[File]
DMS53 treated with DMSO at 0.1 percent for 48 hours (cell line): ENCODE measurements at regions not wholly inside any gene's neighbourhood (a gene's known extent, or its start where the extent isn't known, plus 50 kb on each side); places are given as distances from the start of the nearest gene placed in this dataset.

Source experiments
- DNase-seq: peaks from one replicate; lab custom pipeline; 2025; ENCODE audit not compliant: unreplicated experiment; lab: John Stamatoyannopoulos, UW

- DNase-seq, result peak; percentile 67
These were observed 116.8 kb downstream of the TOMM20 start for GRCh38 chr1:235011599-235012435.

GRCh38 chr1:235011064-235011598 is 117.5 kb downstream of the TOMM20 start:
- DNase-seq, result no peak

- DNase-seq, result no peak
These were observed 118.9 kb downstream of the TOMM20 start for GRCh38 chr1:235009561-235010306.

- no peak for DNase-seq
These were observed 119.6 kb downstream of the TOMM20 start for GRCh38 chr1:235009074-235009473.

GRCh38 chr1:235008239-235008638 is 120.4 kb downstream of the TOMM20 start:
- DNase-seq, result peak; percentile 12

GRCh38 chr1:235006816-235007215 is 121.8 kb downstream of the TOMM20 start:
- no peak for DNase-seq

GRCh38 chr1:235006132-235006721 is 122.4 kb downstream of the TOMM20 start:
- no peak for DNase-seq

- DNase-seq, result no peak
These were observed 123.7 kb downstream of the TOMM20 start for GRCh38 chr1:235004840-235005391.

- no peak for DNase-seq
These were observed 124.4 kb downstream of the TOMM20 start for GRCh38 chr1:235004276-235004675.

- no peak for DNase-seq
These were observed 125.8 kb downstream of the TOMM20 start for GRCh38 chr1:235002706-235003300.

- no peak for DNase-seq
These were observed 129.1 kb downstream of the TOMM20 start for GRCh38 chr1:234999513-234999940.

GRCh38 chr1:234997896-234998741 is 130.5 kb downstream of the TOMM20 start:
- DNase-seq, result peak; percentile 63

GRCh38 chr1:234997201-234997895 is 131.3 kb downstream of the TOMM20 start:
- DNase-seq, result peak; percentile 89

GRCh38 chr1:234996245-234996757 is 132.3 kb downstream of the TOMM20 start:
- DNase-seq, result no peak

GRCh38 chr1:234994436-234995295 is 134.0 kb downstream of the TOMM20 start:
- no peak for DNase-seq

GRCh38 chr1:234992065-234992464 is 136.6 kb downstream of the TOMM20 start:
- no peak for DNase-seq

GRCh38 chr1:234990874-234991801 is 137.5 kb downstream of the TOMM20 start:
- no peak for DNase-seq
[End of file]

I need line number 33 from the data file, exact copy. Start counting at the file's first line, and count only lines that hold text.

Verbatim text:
- no peak for DNase-seq